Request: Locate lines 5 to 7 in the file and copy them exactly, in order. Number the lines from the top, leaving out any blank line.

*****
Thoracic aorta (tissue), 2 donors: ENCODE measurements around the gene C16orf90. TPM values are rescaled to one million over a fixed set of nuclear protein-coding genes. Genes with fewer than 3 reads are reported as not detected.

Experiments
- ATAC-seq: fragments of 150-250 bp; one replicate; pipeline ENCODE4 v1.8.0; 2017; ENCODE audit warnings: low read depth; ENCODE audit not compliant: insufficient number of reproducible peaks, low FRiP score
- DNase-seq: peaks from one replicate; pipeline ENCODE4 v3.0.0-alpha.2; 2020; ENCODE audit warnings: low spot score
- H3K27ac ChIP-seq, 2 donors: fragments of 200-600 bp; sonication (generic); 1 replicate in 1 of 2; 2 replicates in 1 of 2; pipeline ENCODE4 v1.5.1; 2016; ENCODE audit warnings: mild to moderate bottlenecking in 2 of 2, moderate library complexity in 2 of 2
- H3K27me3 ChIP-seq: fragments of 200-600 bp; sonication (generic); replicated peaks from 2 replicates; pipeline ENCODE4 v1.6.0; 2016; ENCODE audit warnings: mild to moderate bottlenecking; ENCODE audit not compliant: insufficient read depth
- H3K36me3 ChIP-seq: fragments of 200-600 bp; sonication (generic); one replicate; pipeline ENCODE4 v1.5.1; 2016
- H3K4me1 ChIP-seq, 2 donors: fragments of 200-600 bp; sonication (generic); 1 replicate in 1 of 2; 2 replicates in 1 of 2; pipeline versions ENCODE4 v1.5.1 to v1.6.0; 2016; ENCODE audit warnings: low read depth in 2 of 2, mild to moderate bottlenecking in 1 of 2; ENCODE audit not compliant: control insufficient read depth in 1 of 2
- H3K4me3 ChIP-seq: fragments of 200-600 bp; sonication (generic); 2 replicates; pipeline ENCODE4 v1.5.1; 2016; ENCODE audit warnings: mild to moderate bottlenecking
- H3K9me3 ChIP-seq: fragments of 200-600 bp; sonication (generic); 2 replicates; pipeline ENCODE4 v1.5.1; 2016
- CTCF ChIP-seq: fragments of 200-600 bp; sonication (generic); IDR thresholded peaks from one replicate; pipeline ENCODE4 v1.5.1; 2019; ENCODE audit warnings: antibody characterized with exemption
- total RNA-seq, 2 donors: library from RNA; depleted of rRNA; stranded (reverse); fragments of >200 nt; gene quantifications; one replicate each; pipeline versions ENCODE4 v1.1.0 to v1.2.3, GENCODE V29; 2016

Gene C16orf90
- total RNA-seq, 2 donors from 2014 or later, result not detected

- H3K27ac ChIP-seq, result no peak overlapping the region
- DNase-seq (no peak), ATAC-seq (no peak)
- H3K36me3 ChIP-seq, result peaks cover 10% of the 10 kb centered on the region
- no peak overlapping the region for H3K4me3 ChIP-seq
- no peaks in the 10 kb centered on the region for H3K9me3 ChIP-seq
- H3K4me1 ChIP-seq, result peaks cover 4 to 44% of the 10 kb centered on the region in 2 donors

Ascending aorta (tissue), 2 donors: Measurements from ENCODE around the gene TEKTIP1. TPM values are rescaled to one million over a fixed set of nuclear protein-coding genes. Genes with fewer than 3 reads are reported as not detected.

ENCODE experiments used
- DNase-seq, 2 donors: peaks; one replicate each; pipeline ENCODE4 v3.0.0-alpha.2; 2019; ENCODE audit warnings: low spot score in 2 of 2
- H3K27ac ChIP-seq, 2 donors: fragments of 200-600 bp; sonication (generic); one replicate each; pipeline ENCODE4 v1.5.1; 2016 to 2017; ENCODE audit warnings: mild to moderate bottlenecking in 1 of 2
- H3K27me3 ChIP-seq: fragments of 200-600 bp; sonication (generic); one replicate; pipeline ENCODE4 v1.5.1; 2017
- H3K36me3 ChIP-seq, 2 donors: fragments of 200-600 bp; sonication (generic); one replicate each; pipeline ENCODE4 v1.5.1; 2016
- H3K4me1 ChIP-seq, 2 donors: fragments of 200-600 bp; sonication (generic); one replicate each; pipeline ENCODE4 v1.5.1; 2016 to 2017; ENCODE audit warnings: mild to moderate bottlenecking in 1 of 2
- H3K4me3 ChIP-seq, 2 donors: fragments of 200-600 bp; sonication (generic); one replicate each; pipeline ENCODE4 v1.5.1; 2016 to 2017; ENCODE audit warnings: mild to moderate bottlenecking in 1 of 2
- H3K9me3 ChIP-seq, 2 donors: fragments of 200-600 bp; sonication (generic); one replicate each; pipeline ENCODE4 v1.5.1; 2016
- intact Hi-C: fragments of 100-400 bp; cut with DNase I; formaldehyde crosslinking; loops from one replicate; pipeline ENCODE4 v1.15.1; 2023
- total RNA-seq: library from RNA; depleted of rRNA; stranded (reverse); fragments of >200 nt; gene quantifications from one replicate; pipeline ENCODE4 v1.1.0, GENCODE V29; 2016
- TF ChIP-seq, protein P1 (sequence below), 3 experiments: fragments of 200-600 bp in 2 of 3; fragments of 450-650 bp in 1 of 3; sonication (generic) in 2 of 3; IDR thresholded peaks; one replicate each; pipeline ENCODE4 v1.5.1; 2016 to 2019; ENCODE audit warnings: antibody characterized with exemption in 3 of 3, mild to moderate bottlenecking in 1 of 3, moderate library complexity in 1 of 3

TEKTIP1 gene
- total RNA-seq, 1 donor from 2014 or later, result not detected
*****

- H3K27ac ChIP-seq, 2 donors: fragments of 200-600 bp; sonication (generic); 1 replicate in 1 of 2; 2 replicates in 1 of 2; pipeline ENCODE4 v1.5.1; 2016; ENCODE audit warnings: mild to moderate bottlenecking in 2 of 2, moderate library complexity in 2 of 2
- H3K27me3 ChIP-seq: fragments of 200-600 bp; sonication (generic); replicated peaks from 2 replicates; pipeline ENCODE4 v1.6.0; 2016; ENCODE audit warnings: mild to moderate bottlenecking; ENCODE audit not compliant: insufficient read depth
- H3K36me3 ChIP-seq: fragments of 200-600 bp; sonication (generic); one replicate; pipeline ENCODE4 v1.5.1; 2016